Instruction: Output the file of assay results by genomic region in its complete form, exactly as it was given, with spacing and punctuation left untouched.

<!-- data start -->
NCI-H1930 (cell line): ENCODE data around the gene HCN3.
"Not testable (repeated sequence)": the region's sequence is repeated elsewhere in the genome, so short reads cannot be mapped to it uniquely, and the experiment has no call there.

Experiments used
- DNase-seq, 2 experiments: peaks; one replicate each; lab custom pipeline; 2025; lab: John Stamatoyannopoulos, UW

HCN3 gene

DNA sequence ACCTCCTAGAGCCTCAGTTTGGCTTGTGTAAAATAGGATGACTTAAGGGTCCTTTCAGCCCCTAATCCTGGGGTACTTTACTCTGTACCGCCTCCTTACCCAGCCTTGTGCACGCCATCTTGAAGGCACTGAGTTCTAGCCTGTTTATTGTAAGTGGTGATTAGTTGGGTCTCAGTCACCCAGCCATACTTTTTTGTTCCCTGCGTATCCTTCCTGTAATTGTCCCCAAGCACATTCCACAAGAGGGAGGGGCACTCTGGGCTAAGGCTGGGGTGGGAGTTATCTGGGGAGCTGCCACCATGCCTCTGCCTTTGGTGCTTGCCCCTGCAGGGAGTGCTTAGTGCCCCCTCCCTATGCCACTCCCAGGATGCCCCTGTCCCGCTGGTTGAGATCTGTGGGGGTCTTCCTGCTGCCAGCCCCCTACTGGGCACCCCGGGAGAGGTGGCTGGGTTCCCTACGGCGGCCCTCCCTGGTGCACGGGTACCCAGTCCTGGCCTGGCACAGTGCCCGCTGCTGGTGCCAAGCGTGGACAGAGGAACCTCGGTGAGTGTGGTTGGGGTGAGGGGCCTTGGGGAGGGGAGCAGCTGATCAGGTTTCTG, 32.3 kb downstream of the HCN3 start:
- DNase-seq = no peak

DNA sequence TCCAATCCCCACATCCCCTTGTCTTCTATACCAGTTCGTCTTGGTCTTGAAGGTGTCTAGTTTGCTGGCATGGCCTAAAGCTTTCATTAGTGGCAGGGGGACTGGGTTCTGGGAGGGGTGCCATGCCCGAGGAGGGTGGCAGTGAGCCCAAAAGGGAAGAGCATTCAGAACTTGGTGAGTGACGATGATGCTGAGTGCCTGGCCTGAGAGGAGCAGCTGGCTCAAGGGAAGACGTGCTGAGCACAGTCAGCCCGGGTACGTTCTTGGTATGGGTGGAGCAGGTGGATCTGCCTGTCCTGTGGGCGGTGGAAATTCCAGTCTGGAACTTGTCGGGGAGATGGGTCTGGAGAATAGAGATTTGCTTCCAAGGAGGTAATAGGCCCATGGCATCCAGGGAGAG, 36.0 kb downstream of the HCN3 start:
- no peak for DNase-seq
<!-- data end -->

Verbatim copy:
NCI-H1930 (cell line): ENCODE data around the gene HCN3.
"Not testable (repeated sequence)": the region's sequence is repeated elsewhere in the genome, so short reads cannot be mapped to it uniquely, and the experiment has no call there.

Experiments used
- DNase-seq, 2 experiments: peaks; one replicate each; lab custom pipeline; 2025; lab: John Stamatoyannopoulos, UW

HCN3 gene

DNA sequence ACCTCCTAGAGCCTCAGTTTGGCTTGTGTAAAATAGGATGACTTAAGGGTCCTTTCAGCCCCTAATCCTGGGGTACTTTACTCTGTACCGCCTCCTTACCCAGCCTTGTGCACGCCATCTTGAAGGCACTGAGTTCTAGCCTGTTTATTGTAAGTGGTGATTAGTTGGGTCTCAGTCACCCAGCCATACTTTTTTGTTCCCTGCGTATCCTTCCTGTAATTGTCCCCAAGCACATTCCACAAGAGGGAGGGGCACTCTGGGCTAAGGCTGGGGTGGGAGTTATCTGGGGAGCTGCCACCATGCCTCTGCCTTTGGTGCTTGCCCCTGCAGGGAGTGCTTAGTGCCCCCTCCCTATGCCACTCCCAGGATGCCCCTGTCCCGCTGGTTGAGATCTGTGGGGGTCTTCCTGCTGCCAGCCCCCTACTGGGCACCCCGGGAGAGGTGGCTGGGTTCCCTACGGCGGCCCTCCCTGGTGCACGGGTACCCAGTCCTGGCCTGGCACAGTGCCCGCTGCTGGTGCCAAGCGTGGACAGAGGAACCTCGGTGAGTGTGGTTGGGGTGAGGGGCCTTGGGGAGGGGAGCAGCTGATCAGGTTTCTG, 32.3 kb downstream of the HCN3 start:
- DNase-seq = no peak

DNA sequence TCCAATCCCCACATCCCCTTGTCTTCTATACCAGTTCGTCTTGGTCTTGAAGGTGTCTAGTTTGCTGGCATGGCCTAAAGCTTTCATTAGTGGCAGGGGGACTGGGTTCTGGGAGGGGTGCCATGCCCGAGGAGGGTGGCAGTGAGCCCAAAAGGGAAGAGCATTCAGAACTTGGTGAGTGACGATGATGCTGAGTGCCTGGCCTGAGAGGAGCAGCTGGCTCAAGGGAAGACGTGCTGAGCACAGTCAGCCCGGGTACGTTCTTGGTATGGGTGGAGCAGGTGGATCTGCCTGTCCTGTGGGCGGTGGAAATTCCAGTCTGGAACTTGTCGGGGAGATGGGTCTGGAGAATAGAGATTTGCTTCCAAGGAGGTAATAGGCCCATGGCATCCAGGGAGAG, 36.0 kb downstream of the HCN3 start:
- no peak for DNase-seq